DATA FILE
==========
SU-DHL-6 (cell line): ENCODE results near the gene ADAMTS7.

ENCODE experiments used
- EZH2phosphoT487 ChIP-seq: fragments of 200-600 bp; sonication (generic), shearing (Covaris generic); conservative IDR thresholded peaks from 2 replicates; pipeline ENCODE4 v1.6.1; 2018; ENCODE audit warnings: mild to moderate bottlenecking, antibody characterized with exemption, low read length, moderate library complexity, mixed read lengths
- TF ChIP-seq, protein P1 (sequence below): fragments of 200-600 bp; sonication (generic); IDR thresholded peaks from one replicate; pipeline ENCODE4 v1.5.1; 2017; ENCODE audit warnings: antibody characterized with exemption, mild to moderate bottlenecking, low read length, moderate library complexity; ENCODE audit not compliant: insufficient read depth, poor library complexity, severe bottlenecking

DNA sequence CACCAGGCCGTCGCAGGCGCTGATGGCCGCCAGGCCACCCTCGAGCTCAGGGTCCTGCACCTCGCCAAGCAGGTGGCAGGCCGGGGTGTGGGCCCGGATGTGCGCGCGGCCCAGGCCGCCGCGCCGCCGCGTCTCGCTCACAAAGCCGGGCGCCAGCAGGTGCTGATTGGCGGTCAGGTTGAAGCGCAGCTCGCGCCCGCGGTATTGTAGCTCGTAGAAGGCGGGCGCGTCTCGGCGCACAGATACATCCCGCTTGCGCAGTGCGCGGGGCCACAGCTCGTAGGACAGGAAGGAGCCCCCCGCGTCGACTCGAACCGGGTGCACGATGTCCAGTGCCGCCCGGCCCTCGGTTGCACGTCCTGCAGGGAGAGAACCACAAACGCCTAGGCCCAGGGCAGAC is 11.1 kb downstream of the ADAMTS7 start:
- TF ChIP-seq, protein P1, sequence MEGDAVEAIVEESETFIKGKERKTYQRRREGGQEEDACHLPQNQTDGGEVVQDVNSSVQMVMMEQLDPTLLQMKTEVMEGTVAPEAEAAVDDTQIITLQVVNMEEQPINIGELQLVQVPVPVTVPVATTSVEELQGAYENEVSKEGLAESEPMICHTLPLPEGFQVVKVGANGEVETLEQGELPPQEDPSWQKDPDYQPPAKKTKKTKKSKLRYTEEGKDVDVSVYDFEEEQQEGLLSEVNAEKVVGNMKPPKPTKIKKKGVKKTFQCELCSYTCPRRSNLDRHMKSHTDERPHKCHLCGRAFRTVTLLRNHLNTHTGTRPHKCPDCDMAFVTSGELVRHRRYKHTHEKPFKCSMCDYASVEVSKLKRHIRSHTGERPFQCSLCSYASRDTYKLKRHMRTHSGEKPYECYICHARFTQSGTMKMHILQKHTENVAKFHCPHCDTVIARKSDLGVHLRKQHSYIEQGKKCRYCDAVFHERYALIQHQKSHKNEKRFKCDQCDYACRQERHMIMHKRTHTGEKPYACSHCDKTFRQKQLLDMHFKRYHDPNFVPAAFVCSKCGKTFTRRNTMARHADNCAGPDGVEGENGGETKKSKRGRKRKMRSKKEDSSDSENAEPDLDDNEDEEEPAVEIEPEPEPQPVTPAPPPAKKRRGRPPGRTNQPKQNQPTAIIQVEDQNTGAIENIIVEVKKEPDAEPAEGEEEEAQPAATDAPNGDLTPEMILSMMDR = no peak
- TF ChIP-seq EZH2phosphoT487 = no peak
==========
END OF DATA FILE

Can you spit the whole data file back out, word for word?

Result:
SU-DHL-6 (cell line): ENCODE results near the gene ADAMTS7.

ENCODE experiments used
- EZH2phosphoT487 ChIP-seq: fragments of 200-600 bp; sonication (generic), shearing (Covaris generic); conservative IDR thresholded peaks from 2 replicates; pipeline ENCODE4 v1.6.1; 2018; ENCODE audit warnings: mild to moderate bottlenecking, antibody characterized with exemption, low read length, moderate library complexity, mixed read lengths
- TF ChIP-seq, protein P1 (sequence below): fragments of 200-600 bp; sonication (generic); IDR thresholded peaks from one replicate; pipeline ENCODE4 v1.5.1; 2017; ENCODE audit warnings: antibody characterized with exemption, mild to moderate bottlenecking, low read length, moderate library complexity; ENCODE audit not compliant: insufficient read depth, poor library complexity, severe bottlenecking

DNA sequence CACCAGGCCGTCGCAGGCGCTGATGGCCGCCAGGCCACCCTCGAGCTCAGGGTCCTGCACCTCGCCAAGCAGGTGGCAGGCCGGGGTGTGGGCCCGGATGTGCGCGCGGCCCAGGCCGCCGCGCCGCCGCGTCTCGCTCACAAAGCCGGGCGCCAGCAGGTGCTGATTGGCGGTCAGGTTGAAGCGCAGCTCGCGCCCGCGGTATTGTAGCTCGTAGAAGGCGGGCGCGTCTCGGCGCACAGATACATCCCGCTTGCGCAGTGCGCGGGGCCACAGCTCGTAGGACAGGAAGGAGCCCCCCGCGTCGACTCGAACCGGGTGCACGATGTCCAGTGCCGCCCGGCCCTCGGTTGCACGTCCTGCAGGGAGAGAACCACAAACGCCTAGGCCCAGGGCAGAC is 11.1 kb downstream of the ADAMTS7 start:
- TF ChIP-seq, protein P1, sequence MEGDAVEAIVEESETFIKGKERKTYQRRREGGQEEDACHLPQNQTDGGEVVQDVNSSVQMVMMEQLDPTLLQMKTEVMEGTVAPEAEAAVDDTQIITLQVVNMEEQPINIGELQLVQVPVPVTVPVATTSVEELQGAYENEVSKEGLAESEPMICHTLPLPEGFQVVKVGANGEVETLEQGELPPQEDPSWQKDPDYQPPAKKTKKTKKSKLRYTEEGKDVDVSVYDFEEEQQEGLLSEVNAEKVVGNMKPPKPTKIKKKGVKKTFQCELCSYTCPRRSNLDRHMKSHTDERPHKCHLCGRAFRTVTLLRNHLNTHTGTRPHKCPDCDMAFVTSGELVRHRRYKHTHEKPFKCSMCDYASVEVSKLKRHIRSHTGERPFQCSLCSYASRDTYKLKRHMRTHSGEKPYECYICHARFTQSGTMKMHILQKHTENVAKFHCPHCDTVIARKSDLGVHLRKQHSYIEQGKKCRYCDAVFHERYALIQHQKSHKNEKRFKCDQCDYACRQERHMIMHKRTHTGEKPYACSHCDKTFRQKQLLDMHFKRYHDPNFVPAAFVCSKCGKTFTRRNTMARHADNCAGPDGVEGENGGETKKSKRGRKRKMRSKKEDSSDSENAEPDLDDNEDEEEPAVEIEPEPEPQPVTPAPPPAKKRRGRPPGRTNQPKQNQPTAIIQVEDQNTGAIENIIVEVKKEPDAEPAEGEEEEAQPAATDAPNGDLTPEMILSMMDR = no peak
- TF ChIP-seq EZH2phosphoT487 = no peak